"When the operator judges that his speed is sufficient, and this depends upon the velocity of the wind as well as that of the car moving against the wind, he quickly causes the front of the flying-machine to tip upward, so that the relative wind striking on the under side of the planes or carrying surfaces shall lift the flying machine into the air. It then ascends like a kite to such height as may be desired by the operator, who then trips the hook and releases the line from the machine."

What the Operator Does.

"The operator being now free in the air has a certain initial velocity imparted by the winding-drum and line and also a potential energy corresponding to his height above the ground. If the flying or gliding machine is provided with a motor, he can utilize that in his further flight, and if it is a simple gliding machine without motor he can make a descending flight through the air to such distance as corresponds to the velocity acquired and the height gained, steering meanwhile by the devices provided for that purpose.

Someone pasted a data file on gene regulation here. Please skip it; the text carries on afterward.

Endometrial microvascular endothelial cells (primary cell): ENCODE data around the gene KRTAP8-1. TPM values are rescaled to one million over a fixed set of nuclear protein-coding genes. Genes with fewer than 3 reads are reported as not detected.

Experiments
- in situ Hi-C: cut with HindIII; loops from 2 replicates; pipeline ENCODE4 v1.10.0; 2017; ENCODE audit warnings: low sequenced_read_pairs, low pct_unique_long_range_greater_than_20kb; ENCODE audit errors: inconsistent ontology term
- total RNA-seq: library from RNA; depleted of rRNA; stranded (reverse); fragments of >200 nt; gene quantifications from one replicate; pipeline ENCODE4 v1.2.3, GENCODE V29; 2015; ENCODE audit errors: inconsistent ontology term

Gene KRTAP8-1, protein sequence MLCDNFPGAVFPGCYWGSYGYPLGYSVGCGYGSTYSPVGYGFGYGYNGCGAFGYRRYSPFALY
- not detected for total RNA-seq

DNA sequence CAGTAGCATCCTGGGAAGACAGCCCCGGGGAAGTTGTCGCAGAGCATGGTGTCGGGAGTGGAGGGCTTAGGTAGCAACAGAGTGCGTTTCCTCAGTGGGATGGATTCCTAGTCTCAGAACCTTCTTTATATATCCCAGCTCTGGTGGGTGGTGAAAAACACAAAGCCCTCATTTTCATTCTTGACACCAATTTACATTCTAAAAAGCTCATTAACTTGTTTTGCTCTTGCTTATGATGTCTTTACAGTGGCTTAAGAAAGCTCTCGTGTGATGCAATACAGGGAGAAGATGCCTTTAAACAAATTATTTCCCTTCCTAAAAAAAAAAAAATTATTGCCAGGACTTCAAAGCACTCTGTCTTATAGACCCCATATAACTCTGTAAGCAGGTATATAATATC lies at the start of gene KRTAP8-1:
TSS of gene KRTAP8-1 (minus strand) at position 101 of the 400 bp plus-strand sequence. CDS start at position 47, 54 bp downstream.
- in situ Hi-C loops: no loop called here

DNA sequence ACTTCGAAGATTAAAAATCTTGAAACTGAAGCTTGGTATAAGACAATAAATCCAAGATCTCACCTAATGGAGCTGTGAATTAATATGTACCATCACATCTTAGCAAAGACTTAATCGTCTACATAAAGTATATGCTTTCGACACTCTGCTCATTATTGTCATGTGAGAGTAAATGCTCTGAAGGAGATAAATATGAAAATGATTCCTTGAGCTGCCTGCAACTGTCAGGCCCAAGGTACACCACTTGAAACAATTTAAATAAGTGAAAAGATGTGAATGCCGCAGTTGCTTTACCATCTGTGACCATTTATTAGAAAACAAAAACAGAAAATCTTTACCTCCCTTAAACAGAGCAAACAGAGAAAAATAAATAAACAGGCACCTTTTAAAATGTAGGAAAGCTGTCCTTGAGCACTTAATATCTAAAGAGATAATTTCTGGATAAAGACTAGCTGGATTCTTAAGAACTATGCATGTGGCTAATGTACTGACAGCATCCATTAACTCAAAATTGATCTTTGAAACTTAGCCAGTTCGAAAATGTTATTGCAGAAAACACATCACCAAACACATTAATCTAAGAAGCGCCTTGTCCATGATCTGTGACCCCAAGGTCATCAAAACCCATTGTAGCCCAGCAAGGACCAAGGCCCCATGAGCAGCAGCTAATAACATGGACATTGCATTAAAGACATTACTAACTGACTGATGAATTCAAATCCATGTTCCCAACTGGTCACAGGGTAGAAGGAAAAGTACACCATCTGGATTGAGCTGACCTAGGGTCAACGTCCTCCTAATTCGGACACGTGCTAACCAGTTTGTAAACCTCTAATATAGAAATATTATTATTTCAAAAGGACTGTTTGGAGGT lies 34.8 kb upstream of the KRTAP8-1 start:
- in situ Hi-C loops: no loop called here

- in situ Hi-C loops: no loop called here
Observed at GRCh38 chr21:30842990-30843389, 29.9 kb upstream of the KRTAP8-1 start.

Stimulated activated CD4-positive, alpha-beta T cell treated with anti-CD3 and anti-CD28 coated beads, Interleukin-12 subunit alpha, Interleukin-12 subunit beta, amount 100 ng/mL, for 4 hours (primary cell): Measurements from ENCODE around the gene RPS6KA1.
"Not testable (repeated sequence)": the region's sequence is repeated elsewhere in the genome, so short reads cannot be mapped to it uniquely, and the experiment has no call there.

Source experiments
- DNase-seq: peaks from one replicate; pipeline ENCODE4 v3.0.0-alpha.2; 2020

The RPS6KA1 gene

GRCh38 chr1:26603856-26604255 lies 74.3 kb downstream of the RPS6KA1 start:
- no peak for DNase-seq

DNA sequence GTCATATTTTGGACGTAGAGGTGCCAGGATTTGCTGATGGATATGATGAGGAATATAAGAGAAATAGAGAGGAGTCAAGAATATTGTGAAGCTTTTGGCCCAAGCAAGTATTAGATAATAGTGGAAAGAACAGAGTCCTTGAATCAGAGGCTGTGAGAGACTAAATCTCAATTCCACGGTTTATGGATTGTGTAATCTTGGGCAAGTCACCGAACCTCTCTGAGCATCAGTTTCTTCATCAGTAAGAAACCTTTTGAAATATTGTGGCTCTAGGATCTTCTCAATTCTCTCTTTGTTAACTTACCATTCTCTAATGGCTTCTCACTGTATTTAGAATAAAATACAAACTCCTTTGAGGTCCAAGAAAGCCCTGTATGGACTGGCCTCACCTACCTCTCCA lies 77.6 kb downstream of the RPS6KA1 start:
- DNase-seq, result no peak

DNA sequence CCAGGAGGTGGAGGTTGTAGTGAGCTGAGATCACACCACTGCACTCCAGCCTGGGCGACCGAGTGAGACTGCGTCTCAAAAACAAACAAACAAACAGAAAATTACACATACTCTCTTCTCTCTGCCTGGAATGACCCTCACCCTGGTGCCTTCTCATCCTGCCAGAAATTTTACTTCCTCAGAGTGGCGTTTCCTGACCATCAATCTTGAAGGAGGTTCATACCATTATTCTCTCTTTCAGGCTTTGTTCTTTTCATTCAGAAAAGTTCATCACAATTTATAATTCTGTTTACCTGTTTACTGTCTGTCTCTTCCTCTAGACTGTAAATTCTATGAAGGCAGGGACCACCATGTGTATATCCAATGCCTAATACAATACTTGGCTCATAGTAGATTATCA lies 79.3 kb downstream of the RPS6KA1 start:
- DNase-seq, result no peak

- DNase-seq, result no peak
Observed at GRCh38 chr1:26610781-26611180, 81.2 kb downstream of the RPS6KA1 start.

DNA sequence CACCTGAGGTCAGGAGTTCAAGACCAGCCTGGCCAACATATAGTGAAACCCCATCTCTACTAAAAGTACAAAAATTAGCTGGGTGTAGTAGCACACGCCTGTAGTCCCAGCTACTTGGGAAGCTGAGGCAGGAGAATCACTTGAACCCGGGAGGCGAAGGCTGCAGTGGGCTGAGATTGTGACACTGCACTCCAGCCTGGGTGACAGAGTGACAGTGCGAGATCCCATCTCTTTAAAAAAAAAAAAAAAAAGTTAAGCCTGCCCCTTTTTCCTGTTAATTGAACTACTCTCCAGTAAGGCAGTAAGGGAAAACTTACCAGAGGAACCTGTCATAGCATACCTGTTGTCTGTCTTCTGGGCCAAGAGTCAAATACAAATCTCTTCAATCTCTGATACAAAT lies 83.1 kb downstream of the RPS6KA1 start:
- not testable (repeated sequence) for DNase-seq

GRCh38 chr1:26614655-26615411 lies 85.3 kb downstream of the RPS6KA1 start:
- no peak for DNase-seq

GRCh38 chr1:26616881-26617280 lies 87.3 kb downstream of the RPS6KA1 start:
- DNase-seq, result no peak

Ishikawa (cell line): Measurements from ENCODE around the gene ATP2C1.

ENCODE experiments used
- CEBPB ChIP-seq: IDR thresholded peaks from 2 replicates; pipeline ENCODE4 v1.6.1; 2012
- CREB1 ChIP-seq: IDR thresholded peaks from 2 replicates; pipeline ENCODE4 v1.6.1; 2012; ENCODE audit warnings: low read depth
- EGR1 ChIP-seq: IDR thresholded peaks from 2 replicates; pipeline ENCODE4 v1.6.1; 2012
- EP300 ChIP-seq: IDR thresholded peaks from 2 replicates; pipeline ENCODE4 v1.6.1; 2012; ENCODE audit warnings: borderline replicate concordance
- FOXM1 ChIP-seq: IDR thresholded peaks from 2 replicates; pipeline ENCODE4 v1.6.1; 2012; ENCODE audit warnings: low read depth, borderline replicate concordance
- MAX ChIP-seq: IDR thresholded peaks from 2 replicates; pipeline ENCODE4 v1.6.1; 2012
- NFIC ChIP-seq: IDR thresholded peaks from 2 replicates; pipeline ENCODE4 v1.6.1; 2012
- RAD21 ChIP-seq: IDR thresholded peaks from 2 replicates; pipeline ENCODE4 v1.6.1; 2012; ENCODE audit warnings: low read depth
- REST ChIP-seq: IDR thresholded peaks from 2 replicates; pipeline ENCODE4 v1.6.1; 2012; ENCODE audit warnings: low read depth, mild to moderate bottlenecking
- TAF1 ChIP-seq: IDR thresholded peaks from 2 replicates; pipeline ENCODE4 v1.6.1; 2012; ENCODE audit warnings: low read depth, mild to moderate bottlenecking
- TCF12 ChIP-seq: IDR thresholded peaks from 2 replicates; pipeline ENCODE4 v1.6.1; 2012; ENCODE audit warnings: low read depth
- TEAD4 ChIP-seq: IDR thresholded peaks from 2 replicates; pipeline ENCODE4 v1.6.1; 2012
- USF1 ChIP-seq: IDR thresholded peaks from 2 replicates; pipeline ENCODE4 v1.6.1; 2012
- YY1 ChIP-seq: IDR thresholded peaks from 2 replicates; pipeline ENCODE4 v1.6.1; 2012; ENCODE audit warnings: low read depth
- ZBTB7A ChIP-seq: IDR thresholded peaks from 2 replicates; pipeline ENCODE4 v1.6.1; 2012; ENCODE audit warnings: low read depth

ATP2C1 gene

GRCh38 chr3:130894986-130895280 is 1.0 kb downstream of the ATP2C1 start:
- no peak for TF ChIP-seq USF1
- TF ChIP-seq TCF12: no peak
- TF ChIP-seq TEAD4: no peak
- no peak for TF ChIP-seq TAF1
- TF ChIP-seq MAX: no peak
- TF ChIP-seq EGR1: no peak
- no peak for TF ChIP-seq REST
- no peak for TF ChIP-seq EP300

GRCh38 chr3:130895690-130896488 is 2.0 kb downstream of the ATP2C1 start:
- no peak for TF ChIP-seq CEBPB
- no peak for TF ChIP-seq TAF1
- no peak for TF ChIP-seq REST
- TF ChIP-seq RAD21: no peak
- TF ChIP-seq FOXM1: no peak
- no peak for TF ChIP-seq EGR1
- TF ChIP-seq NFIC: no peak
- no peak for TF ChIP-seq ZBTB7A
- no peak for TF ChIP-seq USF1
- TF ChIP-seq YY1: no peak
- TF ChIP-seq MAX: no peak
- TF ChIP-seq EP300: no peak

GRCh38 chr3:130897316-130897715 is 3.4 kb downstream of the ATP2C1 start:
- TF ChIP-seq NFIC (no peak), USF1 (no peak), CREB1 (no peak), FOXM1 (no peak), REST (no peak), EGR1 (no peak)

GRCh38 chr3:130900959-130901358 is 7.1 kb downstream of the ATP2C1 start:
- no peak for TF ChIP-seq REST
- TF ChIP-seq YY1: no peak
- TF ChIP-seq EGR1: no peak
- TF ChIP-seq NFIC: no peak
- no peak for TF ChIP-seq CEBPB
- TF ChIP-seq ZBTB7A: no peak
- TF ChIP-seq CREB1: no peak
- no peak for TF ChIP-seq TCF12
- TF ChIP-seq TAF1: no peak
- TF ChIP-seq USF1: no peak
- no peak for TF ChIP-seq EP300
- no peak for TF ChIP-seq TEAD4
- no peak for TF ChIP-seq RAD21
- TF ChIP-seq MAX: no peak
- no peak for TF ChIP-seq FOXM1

"The simplest operation or maneuver is to continue the flight straight ahead against the wind; but it is possible to vary this course to the right or left, or even to return in downward flight with the wind to the vicinity of the starting-point. Upon nearing the ground the operator tips upward his carrying-surfaces and stops his headway upon the cushion of increased air resistance so caused. The operator is in no way permanently fastened to his machine, and the machine and the operator simply rest upon the light platform-car, so that the operator is free to rise with the machine from the car whenever the required initial velocity is attained.